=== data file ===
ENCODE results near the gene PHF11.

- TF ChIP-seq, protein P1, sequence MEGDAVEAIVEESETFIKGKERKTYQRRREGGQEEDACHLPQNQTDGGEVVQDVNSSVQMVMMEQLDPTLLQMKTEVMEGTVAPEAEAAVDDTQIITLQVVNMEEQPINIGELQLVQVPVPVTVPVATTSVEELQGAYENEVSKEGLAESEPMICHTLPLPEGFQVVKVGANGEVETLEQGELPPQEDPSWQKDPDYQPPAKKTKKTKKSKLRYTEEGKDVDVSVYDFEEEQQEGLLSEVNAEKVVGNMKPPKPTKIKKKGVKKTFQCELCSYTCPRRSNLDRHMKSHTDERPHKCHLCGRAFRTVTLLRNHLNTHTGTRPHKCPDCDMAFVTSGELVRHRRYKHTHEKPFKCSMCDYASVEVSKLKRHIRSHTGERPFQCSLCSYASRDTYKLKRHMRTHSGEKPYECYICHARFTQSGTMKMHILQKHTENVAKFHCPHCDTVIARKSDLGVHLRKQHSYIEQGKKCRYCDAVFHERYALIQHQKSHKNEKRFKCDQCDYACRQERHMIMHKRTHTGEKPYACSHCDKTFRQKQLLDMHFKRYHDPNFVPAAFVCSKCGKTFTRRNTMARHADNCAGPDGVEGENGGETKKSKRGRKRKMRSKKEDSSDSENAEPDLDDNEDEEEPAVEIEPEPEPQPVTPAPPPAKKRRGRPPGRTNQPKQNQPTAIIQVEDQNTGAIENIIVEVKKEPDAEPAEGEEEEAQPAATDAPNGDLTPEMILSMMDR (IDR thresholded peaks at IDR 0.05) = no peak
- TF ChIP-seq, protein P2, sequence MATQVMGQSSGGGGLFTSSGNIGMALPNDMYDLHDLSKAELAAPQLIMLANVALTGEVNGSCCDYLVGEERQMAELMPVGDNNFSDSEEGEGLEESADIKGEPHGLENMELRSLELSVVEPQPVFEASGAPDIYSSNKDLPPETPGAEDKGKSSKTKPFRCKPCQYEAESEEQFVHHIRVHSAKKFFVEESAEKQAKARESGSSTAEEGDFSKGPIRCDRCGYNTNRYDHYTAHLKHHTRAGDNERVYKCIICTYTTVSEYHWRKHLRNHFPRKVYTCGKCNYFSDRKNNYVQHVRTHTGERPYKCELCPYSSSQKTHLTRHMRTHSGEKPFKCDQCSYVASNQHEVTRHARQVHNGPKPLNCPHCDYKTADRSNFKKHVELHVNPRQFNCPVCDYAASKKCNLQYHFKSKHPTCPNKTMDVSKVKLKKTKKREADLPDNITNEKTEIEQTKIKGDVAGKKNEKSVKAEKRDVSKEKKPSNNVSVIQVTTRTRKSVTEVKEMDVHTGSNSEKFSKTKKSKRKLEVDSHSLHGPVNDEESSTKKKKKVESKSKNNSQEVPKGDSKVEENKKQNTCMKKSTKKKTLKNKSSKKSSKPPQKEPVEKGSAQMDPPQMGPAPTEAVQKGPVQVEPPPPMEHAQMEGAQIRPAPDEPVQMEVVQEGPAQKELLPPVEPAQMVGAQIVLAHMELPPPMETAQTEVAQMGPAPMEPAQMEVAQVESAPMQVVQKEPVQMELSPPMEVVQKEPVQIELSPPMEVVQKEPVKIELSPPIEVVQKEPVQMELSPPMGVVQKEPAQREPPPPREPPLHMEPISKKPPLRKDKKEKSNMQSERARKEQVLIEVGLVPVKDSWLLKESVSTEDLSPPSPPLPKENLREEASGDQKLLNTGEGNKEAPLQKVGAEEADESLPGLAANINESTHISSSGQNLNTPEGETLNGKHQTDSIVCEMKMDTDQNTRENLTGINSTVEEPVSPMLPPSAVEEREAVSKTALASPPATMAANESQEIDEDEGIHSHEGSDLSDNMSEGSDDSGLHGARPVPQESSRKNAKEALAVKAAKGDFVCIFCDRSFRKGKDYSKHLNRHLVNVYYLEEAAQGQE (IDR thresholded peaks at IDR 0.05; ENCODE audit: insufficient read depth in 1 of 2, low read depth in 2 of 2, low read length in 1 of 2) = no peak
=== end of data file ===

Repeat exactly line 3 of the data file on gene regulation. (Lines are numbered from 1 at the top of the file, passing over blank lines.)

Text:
- TF ChIP-seq, protein P2, sequence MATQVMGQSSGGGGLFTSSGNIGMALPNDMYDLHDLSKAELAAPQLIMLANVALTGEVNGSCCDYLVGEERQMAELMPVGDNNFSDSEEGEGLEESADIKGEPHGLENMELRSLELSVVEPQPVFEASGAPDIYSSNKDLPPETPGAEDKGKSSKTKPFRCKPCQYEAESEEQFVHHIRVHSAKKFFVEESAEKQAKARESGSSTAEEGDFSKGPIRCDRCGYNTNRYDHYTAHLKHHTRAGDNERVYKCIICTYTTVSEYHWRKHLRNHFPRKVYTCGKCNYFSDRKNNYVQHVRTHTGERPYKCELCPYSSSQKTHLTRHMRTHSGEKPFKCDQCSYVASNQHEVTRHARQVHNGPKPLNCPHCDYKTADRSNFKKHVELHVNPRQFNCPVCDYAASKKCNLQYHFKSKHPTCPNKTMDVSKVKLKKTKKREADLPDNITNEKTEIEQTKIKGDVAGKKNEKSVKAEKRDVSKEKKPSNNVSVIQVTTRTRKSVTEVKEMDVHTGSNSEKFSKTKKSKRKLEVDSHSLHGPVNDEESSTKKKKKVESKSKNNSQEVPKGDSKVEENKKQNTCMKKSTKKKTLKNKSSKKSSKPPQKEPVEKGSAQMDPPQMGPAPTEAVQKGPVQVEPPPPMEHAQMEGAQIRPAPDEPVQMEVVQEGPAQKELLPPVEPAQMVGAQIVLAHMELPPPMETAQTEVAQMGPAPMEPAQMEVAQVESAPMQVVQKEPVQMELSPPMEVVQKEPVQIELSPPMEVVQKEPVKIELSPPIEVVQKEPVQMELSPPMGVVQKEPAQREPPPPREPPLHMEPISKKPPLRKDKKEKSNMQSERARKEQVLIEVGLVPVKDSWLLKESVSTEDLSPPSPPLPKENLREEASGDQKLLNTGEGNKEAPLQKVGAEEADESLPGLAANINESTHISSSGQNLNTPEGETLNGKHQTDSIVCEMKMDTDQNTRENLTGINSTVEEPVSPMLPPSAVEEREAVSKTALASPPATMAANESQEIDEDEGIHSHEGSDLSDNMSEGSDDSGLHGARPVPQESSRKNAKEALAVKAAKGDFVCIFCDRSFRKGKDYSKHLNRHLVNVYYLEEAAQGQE (IDR thresholded peaks at IDR 0.05; ENCODE audit: insufficient read depth in 1 of 2, low read depth in 2 of 2, low read length in 1 of 2) = no peak